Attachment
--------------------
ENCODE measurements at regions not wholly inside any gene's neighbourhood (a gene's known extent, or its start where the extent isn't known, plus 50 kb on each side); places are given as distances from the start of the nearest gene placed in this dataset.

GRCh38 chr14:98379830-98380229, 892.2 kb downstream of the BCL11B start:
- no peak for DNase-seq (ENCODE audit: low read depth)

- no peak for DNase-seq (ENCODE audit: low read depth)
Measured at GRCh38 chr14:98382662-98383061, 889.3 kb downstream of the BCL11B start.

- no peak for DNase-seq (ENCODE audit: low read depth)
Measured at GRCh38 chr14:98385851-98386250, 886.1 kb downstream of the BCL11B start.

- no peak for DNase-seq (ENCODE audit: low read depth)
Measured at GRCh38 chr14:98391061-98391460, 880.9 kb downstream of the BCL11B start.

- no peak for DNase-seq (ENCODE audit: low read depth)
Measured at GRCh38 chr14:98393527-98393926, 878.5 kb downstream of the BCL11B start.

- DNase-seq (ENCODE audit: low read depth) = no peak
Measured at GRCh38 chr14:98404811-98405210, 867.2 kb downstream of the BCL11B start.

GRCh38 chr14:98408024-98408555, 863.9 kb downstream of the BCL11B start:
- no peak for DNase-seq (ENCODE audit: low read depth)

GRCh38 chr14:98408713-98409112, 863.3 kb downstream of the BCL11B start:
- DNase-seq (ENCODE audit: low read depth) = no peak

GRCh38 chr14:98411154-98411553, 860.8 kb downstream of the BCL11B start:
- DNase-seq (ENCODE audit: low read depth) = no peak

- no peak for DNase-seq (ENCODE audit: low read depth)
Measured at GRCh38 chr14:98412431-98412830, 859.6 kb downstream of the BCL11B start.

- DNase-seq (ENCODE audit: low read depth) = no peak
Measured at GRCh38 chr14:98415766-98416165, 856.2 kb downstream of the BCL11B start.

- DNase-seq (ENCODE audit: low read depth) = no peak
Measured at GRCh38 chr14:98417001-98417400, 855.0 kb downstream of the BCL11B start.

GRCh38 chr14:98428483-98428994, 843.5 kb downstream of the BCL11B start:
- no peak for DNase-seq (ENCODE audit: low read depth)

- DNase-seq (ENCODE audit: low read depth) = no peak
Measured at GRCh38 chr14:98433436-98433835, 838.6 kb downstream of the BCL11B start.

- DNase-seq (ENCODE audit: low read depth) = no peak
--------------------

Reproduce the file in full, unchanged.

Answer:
ENCODE measurements at regions not wholly inside any gene's neighbourhood (a gene's known extent, or its start where the extent isn't known, plus 50 kb on each side); places are given as distances from the start of the nearest gene placed in this dataset.

GRCh38 chr14:98379830-98380229, 892.2 kb downstream of the BCL11B start:
- no peak for DNase-seq (ENCODE audit: low read depth)

- no peak for DNase-seq (ENCODE audit: low read depth)
Measured at GRCh38 chr14:98382662-98383061, 889.3 kb downstream of the BCL11B start.

- no peak for DNase-seq (ENCODE audit: low read depth)
Measured at GRCh38 chr14:98385851-98386250, 886.1 kb downstream of the BCL11B start.

- no peak for DNase-seq (ENCODE audit: low read depth)
Measured at GRCh38 chr14:98391061-98391460, 880.9 kb downstream of the BCL11B start.

- no peak for DNase-seq (ENCODE audit: low read depth)
Measured at GRCh38 chr14:98393527-98393926, 878.5 kb downstream of the BCL11B start.

- DNase-seq (ENCODE audit: low read depth) = no peak
Measured at GRCh38 chr14:98404811-98405210, 867.2 kb downstream of the BCL11B start.

GRCh38 chr14:98408024-98408555, 863.9 kb downstream of the BCL11B start:
- no peak for DNase-seq (ENCODE audit: low read depth)

GRCh38 chr14:98408713-98409112, 863.3 kb downstream of the BCL11B start:
- DNase-seq (ENCODE audit: low read depth) = no peak

GRCh38 chr14:98411154-98411553, 860.8 kb downstream of the BCL11B start:
- DNase-seq (ENCODE audit: low read depth) = no peak

- no peak for DNase-seq (ENCODE audit: low read depth)
Measured at GRCh38 chr14:98412431-98412830, 859.6 kb downstream of the BCL11B start.

- DNase-seq (ENCODE audit: low read depth) = no peak
Measured at GRCh38 chr14:98415766-98416165, 856.2 kb downstream of the BCL11B start.

- DNase-seq (ENCODE audit: low read depth) = no peak
Measured at GRCh38 chr14:98417001-98417400, 855.0 kb downstream of the BCL11B start.

GRCh38 chr14:98428483-98428994, 843.5 kb downstream of the BCL11B start:
- no peak for DNase-seq (ENCODE audit: low read depth)

- DNase-seq (ENCODE audit: low read depth) = no peak
Measured at GRCh38 chr14:98433436-98433835, 838.6 kb downstream of the BCL11B start.

- DNase-seq (ENCODE audit: low read depth) = no peak